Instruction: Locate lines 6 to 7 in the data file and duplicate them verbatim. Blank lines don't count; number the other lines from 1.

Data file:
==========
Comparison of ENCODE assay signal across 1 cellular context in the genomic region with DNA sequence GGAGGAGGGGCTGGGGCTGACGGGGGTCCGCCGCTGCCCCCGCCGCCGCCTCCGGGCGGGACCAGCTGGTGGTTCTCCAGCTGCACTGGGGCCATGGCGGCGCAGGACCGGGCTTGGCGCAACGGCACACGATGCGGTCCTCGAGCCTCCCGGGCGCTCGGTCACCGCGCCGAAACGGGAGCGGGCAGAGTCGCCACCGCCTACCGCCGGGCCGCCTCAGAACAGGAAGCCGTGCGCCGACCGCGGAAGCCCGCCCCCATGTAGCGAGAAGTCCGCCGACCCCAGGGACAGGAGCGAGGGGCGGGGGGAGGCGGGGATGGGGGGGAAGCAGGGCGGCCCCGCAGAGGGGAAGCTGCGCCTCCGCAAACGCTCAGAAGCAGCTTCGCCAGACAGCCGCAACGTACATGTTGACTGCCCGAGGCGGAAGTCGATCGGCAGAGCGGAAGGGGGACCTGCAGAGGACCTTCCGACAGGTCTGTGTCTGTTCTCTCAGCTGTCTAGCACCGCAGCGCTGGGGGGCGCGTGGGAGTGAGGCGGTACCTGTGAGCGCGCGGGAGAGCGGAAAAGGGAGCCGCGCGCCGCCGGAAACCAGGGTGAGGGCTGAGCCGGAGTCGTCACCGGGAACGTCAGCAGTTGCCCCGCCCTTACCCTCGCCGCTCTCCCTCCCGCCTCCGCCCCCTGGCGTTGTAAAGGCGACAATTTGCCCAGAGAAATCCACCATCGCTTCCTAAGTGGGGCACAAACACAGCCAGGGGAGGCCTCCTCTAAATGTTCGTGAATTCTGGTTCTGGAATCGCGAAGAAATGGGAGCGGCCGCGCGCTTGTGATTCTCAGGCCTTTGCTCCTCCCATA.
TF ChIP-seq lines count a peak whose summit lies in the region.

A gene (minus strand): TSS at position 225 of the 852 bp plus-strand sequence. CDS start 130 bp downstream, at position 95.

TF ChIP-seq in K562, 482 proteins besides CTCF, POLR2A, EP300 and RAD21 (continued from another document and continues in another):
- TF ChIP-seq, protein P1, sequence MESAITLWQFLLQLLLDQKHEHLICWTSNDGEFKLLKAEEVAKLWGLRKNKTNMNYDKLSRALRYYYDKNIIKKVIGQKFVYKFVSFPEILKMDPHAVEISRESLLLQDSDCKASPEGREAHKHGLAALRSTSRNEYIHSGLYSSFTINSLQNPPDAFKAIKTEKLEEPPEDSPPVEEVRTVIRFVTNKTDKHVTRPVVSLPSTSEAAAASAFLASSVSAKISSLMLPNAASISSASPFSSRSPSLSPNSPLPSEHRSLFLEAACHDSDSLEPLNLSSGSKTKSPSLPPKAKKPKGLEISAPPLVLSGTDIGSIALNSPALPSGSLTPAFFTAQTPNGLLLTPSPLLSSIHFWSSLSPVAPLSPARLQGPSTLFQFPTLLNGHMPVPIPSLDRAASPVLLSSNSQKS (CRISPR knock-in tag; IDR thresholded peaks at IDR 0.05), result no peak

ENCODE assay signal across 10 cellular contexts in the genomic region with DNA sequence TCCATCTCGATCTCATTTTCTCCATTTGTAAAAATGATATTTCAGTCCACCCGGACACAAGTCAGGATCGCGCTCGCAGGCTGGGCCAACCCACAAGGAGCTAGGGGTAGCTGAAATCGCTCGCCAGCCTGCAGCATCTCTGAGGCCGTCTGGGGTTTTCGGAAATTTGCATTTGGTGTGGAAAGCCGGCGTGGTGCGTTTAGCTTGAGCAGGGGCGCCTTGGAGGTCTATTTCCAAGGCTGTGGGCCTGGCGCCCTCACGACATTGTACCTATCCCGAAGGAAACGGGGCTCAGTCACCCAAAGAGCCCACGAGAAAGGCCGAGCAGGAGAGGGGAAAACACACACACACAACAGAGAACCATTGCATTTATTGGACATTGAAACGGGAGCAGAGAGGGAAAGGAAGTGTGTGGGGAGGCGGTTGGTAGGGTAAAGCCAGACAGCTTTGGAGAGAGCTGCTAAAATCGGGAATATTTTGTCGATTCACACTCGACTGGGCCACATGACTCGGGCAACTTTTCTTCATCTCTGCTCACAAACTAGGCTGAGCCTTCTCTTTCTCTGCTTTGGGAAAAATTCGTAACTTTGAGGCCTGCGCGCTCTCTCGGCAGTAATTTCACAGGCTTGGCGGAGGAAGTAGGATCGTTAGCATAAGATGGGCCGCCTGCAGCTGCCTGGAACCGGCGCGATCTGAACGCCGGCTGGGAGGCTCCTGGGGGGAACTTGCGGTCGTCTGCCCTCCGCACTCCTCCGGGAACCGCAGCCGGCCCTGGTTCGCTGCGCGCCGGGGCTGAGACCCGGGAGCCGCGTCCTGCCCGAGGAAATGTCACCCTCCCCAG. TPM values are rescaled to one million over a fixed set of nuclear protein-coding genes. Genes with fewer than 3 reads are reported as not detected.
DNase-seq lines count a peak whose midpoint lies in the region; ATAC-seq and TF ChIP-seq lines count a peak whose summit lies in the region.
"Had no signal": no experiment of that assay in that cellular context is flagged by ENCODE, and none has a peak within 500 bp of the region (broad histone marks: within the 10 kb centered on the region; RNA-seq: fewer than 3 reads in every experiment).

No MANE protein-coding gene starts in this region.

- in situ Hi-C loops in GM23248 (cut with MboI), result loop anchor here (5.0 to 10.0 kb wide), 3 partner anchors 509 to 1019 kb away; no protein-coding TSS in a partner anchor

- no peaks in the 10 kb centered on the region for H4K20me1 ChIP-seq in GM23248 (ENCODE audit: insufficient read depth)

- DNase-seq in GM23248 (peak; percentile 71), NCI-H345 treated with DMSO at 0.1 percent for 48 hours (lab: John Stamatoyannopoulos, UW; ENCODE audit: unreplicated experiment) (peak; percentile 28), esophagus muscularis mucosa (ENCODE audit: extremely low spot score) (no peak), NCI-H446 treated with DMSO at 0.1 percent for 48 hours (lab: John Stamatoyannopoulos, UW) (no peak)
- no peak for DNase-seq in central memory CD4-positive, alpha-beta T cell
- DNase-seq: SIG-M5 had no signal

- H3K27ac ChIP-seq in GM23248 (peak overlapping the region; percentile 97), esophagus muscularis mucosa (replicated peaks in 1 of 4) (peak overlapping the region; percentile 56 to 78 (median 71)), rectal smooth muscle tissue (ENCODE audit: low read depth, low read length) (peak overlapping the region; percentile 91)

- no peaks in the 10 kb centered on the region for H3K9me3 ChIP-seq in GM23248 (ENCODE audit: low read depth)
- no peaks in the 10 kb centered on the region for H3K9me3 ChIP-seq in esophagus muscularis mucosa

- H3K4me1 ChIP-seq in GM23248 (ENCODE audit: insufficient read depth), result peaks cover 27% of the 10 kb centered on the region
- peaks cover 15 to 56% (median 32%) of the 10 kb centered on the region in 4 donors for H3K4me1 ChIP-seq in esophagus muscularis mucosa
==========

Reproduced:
ENCODE assay signal across 10 cellular contexts in the genomic region with DNA sequence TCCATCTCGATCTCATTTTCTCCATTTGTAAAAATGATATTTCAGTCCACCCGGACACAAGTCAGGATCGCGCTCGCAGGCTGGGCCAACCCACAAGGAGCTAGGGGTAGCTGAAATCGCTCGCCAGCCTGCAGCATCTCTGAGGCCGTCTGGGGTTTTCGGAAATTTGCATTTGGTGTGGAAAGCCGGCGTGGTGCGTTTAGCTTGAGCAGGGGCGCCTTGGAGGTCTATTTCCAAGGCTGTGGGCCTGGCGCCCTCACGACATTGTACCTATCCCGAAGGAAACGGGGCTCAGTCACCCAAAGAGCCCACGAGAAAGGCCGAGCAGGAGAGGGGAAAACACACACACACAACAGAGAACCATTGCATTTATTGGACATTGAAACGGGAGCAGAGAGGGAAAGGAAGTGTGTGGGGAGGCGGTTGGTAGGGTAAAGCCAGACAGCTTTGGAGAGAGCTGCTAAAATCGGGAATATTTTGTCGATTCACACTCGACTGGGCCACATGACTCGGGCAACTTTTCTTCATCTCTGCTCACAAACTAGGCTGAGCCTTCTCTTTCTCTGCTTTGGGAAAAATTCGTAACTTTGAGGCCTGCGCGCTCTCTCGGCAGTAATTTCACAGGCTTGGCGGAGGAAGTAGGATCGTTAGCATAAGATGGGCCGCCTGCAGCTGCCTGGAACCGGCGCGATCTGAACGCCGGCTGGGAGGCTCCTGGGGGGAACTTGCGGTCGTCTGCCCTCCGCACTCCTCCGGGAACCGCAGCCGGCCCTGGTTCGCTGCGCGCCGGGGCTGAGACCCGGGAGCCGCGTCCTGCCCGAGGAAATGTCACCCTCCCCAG. TPM values are rescaled to one million over a fixed set of nuclear protein-coding genes. Genes with fewer than 3 reads are reported as not detected.
DNase-seq lines count a peak whose midpoint lies in the region; ATAC-seq and TF ChIP-seq lines count a peak whose summit lies in the region.